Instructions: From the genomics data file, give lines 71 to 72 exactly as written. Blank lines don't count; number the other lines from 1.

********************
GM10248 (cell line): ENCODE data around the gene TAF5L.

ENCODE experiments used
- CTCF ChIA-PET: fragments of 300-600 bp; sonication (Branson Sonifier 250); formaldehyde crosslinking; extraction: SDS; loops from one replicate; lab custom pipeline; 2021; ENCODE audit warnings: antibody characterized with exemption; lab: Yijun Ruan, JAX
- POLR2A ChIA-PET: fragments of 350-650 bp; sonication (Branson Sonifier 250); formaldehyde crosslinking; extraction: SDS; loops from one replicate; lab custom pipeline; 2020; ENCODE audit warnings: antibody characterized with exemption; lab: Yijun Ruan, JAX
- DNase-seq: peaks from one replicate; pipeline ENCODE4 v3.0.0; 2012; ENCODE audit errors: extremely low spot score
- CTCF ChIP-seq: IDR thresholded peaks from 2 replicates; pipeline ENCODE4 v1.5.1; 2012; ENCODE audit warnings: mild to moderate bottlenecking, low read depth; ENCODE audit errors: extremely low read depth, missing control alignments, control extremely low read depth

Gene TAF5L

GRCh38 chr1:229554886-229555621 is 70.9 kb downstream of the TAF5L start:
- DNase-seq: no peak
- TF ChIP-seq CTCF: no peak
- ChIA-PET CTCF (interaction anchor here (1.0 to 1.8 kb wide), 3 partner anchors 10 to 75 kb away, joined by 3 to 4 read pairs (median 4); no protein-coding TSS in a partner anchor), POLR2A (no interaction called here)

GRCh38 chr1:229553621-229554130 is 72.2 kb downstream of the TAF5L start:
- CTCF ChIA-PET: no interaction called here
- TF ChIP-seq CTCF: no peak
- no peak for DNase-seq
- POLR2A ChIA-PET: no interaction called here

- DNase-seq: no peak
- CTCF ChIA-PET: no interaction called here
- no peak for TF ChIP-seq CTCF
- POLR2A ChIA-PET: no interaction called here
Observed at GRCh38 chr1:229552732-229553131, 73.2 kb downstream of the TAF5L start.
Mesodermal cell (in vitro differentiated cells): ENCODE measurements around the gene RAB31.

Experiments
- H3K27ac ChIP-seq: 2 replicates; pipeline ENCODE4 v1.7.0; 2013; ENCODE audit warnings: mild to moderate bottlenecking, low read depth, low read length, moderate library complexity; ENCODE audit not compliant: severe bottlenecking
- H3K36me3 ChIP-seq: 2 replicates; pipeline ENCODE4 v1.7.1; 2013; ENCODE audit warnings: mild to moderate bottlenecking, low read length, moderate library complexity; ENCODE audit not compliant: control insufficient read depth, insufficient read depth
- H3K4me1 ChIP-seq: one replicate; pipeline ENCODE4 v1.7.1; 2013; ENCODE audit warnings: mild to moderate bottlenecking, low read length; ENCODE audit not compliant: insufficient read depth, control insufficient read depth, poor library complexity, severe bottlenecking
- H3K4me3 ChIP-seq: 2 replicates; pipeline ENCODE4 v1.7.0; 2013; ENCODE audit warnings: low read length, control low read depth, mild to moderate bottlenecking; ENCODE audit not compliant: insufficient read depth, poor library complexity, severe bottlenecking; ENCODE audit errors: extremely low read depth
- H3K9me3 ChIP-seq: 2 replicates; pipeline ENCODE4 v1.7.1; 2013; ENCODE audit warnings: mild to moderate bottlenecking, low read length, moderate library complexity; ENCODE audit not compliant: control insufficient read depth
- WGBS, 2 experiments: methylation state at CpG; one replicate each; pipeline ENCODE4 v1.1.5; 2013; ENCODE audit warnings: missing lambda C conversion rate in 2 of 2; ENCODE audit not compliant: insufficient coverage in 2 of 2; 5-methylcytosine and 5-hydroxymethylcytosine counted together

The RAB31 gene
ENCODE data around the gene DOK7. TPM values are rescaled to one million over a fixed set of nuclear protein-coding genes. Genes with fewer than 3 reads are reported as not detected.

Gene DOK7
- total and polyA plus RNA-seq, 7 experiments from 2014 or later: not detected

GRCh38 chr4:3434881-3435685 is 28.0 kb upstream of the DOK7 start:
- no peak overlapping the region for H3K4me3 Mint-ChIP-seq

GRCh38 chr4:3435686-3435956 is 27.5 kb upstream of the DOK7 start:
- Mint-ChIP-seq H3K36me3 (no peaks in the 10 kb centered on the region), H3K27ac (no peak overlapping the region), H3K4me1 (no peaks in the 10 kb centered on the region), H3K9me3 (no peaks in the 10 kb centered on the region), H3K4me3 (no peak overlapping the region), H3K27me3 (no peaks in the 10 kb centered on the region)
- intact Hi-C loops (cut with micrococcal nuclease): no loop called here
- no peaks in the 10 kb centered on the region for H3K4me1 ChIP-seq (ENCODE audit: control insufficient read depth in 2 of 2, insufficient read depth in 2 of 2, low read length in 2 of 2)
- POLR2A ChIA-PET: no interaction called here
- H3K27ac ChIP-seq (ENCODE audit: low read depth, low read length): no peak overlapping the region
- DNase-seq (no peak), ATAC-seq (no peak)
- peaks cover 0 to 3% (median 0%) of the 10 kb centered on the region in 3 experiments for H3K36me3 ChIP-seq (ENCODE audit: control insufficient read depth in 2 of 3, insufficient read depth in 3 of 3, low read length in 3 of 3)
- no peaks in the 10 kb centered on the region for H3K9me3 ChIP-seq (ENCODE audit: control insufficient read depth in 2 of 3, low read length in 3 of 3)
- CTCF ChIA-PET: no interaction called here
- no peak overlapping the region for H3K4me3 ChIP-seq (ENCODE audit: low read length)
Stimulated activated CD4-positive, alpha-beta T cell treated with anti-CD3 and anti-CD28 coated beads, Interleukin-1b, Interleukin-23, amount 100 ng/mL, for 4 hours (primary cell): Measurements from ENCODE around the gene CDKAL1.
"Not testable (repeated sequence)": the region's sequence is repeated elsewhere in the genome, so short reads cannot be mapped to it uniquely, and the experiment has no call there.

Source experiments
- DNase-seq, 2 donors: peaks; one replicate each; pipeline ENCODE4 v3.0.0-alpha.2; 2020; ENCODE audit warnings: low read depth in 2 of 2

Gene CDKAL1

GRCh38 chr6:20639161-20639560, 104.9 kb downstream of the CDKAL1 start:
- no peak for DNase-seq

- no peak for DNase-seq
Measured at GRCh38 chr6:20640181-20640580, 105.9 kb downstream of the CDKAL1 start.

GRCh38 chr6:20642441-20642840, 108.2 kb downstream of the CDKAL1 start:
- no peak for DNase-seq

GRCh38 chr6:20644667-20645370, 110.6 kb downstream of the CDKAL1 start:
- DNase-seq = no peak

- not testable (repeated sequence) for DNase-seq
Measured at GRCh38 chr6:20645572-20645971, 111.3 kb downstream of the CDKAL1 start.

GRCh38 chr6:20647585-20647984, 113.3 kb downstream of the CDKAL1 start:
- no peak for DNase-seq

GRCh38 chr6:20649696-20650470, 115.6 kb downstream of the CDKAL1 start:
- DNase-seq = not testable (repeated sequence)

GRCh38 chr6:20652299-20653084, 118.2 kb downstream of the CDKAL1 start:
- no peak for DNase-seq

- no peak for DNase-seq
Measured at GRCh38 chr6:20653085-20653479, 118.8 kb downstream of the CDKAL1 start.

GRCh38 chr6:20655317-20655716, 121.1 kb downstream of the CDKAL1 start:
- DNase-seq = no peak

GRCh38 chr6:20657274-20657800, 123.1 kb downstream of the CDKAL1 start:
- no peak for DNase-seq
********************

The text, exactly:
- DNase-seq = no peak

GRCh38 chr6:20657274-20657800, 123.1 kb downstream of the CDKAL1 start: